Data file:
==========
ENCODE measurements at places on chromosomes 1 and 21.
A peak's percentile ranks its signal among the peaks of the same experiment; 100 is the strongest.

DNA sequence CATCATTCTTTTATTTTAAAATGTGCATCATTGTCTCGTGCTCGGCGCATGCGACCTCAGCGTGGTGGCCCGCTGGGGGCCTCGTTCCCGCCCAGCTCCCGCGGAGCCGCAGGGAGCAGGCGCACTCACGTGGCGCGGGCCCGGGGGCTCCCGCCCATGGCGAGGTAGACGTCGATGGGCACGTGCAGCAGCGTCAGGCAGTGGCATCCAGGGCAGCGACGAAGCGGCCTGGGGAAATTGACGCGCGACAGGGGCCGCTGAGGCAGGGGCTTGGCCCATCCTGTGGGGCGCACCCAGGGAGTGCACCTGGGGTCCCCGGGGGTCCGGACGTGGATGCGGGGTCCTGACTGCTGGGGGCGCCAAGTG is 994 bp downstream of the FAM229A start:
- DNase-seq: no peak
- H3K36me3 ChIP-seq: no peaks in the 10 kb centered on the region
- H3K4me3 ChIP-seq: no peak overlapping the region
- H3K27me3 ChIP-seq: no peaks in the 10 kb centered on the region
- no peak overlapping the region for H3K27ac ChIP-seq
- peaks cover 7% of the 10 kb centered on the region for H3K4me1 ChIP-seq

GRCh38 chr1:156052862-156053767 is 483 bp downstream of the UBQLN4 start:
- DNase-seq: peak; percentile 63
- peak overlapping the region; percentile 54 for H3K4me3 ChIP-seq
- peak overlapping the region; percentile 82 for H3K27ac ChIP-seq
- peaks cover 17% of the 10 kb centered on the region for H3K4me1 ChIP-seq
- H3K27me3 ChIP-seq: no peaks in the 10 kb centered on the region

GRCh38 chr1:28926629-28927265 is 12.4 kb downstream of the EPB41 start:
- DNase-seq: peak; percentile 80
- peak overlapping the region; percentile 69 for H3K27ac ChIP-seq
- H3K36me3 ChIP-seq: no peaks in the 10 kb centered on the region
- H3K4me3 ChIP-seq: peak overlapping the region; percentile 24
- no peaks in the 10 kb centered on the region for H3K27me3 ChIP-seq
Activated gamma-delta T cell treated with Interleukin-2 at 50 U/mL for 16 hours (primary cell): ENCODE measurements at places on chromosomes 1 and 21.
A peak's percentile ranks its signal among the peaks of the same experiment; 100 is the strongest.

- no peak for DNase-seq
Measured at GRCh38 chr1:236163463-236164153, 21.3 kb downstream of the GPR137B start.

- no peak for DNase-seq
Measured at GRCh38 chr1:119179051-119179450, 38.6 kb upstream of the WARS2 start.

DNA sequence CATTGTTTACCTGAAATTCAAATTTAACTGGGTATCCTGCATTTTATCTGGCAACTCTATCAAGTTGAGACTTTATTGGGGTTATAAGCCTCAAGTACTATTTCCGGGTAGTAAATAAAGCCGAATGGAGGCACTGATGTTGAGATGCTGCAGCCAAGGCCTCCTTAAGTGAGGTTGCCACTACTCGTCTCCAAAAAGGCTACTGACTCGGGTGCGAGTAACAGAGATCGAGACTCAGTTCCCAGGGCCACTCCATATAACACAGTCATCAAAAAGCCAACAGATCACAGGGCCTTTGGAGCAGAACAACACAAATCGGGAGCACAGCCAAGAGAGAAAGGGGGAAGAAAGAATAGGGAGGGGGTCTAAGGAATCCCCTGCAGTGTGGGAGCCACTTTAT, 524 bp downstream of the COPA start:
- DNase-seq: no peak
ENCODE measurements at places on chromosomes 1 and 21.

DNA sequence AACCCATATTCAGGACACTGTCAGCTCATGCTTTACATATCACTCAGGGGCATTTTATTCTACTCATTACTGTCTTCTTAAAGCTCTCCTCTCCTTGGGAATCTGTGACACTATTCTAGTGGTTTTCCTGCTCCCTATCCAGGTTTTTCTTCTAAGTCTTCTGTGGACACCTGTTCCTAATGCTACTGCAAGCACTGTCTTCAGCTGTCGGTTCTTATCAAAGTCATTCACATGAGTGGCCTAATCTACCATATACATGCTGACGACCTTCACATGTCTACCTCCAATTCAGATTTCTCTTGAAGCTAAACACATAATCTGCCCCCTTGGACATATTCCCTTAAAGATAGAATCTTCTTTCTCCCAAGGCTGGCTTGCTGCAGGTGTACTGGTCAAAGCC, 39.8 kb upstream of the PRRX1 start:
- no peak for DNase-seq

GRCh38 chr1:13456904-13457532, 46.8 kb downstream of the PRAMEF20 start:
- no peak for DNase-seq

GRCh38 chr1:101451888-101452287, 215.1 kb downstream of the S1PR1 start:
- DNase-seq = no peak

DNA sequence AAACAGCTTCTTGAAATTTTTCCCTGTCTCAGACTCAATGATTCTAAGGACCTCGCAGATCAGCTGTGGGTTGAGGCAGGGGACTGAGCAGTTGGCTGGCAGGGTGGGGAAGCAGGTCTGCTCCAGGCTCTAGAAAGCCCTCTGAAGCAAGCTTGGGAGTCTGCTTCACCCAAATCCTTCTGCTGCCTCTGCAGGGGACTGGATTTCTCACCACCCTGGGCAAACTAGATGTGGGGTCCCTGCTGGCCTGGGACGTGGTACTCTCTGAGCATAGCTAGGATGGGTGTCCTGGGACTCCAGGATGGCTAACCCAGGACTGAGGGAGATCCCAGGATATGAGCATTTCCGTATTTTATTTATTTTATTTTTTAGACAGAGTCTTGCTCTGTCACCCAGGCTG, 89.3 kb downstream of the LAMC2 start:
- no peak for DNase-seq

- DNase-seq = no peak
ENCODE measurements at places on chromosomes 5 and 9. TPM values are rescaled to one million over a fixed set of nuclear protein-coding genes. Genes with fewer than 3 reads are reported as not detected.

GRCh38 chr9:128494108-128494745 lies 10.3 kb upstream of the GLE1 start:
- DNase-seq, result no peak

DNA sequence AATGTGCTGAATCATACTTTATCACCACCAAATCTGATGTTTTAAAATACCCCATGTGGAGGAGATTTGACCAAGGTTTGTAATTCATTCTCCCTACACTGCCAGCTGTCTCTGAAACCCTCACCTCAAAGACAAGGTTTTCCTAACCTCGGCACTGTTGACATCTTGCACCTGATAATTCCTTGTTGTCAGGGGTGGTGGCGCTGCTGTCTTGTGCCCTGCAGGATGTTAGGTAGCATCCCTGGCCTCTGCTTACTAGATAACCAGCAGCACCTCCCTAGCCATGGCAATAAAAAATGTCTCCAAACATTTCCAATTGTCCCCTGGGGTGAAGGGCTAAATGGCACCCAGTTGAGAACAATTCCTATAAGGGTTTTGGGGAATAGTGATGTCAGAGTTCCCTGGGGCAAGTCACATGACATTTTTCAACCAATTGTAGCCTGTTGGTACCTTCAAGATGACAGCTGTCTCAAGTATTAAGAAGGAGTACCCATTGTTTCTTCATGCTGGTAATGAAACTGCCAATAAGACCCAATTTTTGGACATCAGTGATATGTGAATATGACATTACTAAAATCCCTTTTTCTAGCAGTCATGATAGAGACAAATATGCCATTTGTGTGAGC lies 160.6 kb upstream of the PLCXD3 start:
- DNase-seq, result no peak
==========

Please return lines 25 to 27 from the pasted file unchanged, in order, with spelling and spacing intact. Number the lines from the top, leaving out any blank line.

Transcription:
Measured at GRCh38 chr1:236163463-236164153, 21.3 kb downstream of the GPR137B start.

- no peak for DNase-seq
Measured at GRCh38 chr1:119179051-119179450, 38.6 kb upstream of the WARS2 start.